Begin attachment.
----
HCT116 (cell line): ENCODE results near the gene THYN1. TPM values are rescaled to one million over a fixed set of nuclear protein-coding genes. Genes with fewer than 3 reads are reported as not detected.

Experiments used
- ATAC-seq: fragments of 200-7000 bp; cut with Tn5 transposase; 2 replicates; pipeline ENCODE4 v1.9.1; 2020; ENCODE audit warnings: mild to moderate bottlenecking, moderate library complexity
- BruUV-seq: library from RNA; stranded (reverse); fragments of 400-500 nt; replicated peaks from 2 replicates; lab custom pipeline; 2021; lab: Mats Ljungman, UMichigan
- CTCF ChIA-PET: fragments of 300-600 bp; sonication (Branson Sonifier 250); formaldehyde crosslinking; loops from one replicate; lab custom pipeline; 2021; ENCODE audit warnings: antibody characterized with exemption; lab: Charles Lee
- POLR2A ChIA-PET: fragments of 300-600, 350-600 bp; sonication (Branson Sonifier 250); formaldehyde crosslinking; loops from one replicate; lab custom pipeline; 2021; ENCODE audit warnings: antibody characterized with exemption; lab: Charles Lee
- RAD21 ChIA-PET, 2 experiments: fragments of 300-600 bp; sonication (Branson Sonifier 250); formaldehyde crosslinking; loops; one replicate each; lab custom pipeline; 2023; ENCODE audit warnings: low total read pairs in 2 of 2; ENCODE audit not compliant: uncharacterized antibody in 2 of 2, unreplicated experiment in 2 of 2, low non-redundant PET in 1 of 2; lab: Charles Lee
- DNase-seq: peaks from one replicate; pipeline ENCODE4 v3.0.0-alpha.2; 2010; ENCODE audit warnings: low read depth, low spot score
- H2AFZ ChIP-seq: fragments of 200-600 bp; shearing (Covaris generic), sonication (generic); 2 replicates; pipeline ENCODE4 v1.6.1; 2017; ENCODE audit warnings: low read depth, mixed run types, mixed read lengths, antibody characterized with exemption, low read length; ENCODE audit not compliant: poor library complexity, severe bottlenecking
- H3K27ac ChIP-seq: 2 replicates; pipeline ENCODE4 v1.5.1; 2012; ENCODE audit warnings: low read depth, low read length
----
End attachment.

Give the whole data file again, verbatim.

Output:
HCT116 (cell line): ENCODE results near the gene THYN1. TPM values are rescaled to one million over a fixed set of nuclear protein-coding genes. Genes with fewer than 3 reads are reported as not detected.

Experiments used
- ATAC-seq: fragments of 200-7000 bp; cut with Tn5 transposase; 2 replicates; pipeline ENCODE4 v1.9.1; 2020; ENCODE audit warnings: mild to moderate bottlenecking, moderate library complexity
- BruUV-seq: library from RNA; stranded (reverse); fragments of 400-500 nt; replicated peaks from 2 replicates; lab custom pipeline; 2021; lab: Mats Ljungman, UMichigan
- CTCF ChIA-PET: fragments of 300-600 bp; sonication (Branson Sonifier 250); formaldehyde crosslinking; loops from one replicate; lab custom pipeline; 2021; ENCODE audit warnings: antibody characterized with exemption; lab: Charles Lee
- POLR2A ChIA-PET: fragments of 300-600, 350-600 bp; sonication (Branson Sonifier 250); formaldehyde crosslinking; loops from one replicate; lab custom pipeline; 2021; ENCODE audit warnings: antibody characterized with exemption; lab: Charles Lee
- RAD21 ChIA-PET, 2 experiments: fragments of 300-600 bp; sonication (Branson Sonifier 250); formaldehyde crosslinking; loops; one replicate each; lab custom pipeline; 2023; ENCODE audit warnings: low total read pairs in 2 of 2; ENCODE audit not compliant: uncharacterized antibody in 2 of 2, unreplicated experiment in 2 of 2, low non-redundant PET in 1 of 2; lab: Charles Lee
- DNase-seq: peaks from one replicate; pipeline ENCODE4 v3.0.0-alpha.2; 2010; ENCODE audit warnings: low read depth, low spot score
- H2AFZ ChIP-seq: fragments of 200-600 bp; shearing (Covaris generic), sonication (generic); 2 replicates; pipeline ENCODE4 v1.6.1; 2017; ENCODE audit warnings: low read depth, mixed run types, mixed read lengths, antibody characterized with exemption, low read length; ENCODE audit not compliant: poor library complexity, severe bottlenecking
- H3K27ac ChIP-seq: 2 replicates; pipeline ENCODE4 v1.5.1; 2012; ENCODE audit warnings: low read depth, low read length